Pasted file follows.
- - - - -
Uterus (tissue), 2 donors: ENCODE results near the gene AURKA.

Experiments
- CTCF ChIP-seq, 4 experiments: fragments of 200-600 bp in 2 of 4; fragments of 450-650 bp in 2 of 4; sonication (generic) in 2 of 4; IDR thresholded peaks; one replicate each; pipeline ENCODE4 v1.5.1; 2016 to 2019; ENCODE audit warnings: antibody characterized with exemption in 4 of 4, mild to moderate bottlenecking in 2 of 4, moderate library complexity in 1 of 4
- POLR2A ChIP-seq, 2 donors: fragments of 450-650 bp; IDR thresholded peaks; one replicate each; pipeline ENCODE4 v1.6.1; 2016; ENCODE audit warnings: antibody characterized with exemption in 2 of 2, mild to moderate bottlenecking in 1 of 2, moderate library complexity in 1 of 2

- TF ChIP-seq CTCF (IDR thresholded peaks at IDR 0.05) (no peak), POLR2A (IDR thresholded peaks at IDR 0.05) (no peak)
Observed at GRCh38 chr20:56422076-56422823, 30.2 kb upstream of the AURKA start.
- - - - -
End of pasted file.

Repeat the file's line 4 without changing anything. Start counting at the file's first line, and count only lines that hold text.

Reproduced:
- POLR2A ChIP-seq, 2 donors: fragments of 450-650 bp; IDR thresholded peaks; one replicate each; pipeline ENCODE4 v1.6.1; 2016; ENCODE audit warnings: antibody characterized with exemption in 2 of 2, mild to moderate bottlenecking in 1 of 2, moderate library complexity in 1 of 2